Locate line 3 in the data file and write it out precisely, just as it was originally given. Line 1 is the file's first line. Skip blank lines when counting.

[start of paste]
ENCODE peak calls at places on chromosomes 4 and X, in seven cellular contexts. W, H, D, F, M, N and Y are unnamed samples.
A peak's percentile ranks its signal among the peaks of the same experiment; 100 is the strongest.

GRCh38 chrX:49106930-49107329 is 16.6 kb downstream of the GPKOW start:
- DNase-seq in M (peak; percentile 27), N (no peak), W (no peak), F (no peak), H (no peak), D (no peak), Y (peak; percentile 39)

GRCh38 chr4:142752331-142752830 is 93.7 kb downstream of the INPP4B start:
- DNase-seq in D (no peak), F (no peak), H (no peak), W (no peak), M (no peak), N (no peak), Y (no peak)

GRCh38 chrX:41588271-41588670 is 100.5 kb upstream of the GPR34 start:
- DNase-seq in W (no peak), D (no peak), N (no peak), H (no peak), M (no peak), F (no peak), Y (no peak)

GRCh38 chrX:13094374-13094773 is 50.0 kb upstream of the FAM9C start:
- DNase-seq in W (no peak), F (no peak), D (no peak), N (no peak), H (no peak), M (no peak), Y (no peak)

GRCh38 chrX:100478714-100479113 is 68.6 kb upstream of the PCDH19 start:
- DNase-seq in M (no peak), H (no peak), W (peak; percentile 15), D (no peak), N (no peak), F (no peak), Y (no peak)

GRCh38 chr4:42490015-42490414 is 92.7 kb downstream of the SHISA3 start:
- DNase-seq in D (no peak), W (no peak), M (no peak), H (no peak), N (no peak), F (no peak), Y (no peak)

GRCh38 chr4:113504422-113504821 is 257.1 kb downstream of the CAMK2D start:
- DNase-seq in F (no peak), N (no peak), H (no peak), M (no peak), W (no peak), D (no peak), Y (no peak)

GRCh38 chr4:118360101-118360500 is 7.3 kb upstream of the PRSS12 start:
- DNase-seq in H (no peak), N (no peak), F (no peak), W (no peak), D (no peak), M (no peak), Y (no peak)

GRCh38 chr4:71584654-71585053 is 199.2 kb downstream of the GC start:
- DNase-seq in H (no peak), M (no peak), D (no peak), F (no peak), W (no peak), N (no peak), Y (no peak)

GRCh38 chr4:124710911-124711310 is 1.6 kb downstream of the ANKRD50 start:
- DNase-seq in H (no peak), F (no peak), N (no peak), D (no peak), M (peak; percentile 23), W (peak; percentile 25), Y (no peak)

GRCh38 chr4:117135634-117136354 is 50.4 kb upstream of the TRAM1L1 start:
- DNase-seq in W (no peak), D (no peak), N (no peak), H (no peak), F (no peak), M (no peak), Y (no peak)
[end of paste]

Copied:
GRCh38 chrX:49106930-49107329 is 16.6 kb downstream of the GPKOW start: